Friday night, a split panel of U.S. Court of Appeals in the Sixth Circuit vacated a stay that prevented the implementation of the Occupational Safety and Health Administration’s Emergency Temporary Standard requiring large employers mandate regular COVID-19 testing or vaccination. Josh Blackman detailed the decision here. After challenges to the rule were consolidated by the Sixth Circuit, the U.S. Court of Appeals of the Fifth Circuit entered a stay. A petition for an initial hearing en banc had been denied by the Sixth Circuit in an 8-8 vote earlier this week.
One First Street received the first emergency relief applications almost immediately. Numerous OSHA-related states and organizations filed urgent applications to stay the rule.
Judge Stranch wrote Judge Gibbons’ brief concurring opinion in the Sixth Circuit vacating the stay. Judge Larsen dissented. The Sixth Circuit split the vote 2-1. However, the majority of judges joined Chief Judge Sutton in his disapproval from the denial.
Chief Judge Sutton and judge Larsen focused their opinions more on OSHA’s statute authority, rather than the Fifth Circuit decision that imposed the stay. On the Sixth Circuit, the judges honed in on the language of the OSH Act, how that language has been interpreted and applied by OSHA and the courts over the past fifty years.
The opinion of Judge Stranch vacating the stay, while well-thought out and sloppy in places, was not only poorly written. At page 29, Judge Stranch states that OSHA crafted the ETS to exclude workplaces with a significantly lower risk, such as those located far from other people or employees who work only outdoors. Reg. 61516. It is incorrect. OSHA does not allow such work places to be exempt from its rule. OSHA’s rule does not exempt such workplaces. Judge Stranch points out that OSHA clarifies on this page that the exemption is “dependent on individual employees’ working conditions.”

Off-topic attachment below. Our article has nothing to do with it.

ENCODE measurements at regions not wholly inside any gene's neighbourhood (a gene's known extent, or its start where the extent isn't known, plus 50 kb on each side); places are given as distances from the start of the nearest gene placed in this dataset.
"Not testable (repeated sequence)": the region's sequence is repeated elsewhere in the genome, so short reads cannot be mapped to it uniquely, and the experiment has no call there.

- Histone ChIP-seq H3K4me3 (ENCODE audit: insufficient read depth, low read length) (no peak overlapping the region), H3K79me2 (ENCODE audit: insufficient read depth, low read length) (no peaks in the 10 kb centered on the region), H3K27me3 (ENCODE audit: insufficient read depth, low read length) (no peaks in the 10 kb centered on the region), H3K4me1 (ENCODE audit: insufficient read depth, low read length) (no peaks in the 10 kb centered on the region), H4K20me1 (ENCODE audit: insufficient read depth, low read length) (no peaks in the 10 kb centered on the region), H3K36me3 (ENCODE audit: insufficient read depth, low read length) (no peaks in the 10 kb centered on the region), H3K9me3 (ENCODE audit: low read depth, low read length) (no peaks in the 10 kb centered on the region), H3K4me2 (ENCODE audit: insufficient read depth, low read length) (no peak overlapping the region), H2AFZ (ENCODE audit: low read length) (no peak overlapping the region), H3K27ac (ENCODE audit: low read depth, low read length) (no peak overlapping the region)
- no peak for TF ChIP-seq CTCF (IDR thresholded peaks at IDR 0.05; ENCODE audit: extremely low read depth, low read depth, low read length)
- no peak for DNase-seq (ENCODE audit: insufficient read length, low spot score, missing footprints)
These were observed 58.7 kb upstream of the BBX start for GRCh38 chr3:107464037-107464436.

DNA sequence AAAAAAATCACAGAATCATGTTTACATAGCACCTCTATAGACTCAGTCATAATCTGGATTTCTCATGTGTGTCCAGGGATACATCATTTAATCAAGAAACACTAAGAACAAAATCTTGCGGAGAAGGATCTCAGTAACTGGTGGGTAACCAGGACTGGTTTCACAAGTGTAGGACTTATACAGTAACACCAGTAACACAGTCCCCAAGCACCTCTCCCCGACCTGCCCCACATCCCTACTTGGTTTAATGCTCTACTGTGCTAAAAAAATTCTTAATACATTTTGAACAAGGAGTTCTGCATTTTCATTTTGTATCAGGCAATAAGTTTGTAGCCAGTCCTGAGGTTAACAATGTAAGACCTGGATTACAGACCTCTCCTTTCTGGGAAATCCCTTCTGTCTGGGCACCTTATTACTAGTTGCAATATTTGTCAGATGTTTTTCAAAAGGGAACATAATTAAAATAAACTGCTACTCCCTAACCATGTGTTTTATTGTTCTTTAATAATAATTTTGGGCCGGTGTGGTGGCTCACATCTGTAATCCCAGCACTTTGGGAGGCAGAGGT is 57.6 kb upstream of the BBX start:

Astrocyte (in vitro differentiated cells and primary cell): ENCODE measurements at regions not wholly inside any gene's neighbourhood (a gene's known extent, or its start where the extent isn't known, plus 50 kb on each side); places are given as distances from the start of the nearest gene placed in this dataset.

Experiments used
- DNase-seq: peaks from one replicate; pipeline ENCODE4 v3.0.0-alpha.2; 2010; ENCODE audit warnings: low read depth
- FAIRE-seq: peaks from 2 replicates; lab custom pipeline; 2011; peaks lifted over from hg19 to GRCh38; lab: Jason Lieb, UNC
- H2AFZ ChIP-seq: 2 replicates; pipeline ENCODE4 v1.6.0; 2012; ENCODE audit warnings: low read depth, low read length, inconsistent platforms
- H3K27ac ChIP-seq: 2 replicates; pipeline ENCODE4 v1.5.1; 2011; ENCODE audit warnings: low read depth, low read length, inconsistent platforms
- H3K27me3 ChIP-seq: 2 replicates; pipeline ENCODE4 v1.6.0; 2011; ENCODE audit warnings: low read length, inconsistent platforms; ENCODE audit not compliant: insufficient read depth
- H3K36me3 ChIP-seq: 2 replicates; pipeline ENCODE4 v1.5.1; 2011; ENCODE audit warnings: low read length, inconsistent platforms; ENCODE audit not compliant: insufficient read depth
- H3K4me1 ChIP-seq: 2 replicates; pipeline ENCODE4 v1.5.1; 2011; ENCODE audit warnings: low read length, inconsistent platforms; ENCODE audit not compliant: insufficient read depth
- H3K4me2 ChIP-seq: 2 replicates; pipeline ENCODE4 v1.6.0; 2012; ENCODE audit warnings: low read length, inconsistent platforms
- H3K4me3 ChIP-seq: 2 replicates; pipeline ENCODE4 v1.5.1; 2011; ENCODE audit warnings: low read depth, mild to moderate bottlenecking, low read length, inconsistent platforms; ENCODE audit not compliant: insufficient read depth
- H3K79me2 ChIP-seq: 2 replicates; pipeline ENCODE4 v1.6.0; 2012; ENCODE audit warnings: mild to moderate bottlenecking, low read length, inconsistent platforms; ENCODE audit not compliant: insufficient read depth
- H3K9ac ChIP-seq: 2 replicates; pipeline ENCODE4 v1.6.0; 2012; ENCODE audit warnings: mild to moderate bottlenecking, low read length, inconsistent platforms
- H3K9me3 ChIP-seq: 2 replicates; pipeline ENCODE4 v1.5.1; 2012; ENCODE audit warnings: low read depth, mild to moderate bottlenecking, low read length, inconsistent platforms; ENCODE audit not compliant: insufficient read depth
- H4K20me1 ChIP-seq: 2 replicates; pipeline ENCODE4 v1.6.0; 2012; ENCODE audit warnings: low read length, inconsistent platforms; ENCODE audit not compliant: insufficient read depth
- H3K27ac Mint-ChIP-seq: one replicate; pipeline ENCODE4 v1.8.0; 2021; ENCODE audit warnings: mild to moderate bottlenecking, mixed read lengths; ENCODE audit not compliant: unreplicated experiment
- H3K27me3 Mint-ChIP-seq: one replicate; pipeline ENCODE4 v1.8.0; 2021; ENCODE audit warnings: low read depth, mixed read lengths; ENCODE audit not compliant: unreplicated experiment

I believe the argument is won by the dissidents. OSHA may have the power to make more restrictive rules in order to stop the spread of COVID-19 at work, but the ETS OSHA actually issued is not consistent with its statutory authority.
If one believes that the statutory question may be a difficult one, then the major questions doctrine could tilt the balances. In a series of cases, the Supreme Court clarified that broad assertions of agency power should not be allowed. This is because agencies can only exercise the regulatory authority Congress delegated them. It is up to the agency to prove that it has such authority. The broader, more unusual, or less precedented the assertion of authority is, the greater the burden on the agency to show it was delegated the authority it asserts. Courts must conduct a step zero analysis in order to ensure that the agency is authorized to do so. Then, they can worry about whether that agency exercises that authority in an acceptable or reasonable manner (or so I claim in my forthcoming book chapter).
These reasons are why, in so far as justices view the statutory issue as a difficult one, I think the major question doctrine will also make a difference. Like we noted, the Court majority cited these concerns in invalidating the CDC eviction moratorium. Further signaling its interest in this way of interpreting regulatory statutes, the Court accepted certiorari in cases involving the Environmental Protection Agency’s authority in regulation of greenhouse gasses from power plants. In these cases the major questions doctrine will play a prominent role.
In the event that the Supreme Court takes up OSHA ETS and either imposes a stay, or accepts certiorari (or both), I expect the Court to rule in favor of OSHA and end the rule. An ETS can only stay in effect for 6 months under the OSH Act before being replaced by a permanent rule. This must be done after notice and comments. If the rule is not stayed, it could be canceled and withdrawn before it becomes effective.
OSHA received good news from the Sixth Circuit on Friday. However, the prospects for OSHA’s vax-or test ETS are still dim.